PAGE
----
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API Welcomes EPA Proposal to Retain Primary NAAQS to Support Downward Trend in U.S. Emissions

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WASHINGTON, July 13, 2020 – The American Petroleum Institute today released the following statement on the Environmental Protection Agency’s (EPA) proposed rule on the Ozone National Ambient Air Quality Standards (NAAQS), which recommends preserving the current primary standards that have supported a downward trend in U.S. emissions.

“API joins with groups across several industry sectors to support this proposed rule. EPA’s proposal to retain the current primary ozone NAAQS will help the U.S. continue to reduce emissions, protect public health consistent with the Clean Air Act, and enable economic growth,” API Senior Vice President of Policy, Economics and Regulatory Affairs Frank Macchiarola said. “The decline in U.S. emissions, which has led to the cleanest air in half a century, is due in large measure to cleaner-burning fuels and advanced technologies.”

A recent report by the EPA shows that 8-hour average ozone levels in ambient air in the United States have fallen 25 percent since 1990. This air quality improvement has resulted in large part from reductions in emissions of nitrogen oxides and volatile organic compounds, the primary precursors for ozone.

According to the EPA, combined emissions from the six common pollutants dropped by 77 percent. This includes sulfur dioxide (SO2), oxides of nitrogen (NOx), ozone (O3), carbon monoxide (CO), volatile organic compounds (VOCs), and particle pollution (PM2.5 and PM10). During this same period, U.S. gross domestic product increased 285 percent, vehicle miles traveled increased 195 percent, and energy consumption increased 49 percent. In short, under the existing primary Ozone NAAQS, the regulated sectors have innovated and responded to the need to reduce ozone levels responsibly, while continuing to support the American economy.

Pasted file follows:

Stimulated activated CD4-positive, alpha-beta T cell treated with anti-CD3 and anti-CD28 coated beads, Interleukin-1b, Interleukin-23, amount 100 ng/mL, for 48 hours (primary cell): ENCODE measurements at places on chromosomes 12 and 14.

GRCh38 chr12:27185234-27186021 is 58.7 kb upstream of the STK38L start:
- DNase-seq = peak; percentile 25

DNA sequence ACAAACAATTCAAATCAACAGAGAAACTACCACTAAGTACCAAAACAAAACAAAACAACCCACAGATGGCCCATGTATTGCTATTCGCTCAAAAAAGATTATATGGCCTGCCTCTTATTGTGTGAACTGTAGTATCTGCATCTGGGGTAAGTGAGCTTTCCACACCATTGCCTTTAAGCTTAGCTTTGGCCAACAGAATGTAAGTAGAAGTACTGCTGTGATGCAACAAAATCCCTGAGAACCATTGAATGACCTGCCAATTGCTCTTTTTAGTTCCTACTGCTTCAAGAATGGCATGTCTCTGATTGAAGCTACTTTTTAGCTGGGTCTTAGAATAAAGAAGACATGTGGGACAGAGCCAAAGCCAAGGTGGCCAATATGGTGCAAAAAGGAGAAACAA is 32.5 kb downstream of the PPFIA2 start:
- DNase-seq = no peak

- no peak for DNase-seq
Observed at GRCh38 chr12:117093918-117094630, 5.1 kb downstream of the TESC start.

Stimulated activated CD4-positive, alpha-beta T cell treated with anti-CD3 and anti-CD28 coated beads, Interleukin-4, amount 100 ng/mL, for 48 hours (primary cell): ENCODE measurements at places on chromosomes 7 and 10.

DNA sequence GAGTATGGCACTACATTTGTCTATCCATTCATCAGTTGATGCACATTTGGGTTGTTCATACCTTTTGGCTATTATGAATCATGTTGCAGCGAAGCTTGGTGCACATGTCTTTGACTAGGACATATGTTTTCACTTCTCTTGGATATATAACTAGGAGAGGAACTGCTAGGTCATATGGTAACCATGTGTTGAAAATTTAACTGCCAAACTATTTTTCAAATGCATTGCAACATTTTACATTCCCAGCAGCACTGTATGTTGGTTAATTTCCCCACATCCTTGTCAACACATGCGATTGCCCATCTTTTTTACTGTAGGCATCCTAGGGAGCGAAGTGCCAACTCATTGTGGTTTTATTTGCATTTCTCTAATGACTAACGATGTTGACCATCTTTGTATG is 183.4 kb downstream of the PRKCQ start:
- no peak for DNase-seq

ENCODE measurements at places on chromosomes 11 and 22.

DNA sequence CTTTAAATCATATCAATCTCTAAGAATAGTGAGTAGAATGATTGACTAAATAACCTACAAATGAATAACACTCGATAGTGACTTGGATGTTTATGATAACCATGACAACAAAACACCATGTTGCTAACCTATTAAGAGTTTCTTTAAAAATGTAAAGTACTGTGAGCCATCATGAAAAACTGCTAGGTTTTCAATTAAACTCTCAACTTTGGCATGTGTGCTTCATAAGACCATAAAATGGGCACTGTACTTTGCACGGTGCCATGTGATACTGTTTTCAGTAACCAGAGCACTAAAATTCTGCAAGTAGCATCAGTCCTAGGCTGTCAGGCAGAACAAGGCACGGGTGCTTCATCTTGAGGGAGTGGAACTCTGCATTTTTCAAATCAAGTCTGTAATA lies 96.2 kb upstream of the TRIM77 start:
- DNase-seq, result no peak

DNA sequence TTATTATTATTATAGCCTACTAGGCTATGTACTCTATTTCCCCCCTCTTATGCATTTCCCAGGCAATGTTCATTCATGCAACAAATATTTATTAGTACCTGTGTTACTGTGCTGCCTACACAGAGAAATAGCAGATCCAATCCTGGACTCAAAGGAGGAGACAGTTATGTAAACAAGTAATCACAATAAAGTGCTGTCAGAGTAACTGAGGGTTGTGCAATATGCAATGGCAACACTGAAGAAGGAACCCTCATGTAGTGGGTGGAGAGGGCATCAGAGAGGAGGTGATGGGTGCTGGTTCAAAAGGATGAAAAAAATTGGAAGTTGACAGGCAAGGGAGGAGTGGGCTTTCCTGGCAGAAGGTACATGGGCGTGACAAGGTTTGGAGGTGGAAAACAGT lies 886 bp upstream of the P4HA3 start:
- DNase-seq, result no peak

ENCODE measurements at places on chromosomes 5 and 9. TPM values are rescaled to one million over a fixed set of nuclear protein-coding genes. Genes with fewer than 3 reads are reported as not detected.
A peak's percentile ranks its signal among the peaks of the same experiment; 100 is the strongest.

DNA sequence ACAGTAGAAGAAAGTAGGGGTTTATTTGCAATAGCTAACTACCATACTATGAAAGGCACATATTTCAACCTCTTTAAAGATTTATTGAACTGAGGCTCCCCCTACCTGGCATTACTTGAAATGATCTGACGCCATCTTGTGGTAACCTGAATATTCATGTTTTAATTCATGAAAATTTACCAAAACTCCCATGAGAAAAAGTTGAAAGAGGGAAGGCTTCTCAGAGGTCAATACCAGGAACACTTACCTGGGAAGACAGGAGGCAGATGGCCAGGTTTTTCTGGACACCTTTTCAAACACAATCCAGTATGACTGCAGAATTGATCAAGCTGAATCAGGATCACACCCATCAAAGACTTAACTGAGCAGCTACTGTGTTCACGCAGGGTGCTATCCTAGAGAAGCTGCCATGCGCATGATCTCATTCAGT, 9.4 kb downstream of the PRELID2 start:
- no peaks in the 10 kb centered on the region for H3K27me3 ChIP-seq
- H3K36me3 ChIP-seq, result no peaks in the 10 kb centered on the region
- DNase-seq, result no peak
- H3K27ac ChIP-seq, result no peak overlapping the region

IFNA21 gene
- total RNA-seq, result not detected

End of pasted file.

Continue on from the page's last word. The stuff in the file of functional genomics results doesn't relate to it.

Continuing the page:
API represents all segments of America’s oil and natural gas industry. Our more than 600 members produce, process, and distribute most of the nation’s energy. The industry supports more than ten million U.S. jobs and is backed by a growing grassroots movement of millions of Americans. API was formed in 1919 as a standards-setting organization. In our first 100 years, API has developed more than 700 standards to enhance operational and environmental safety, efficiency and sustainability.

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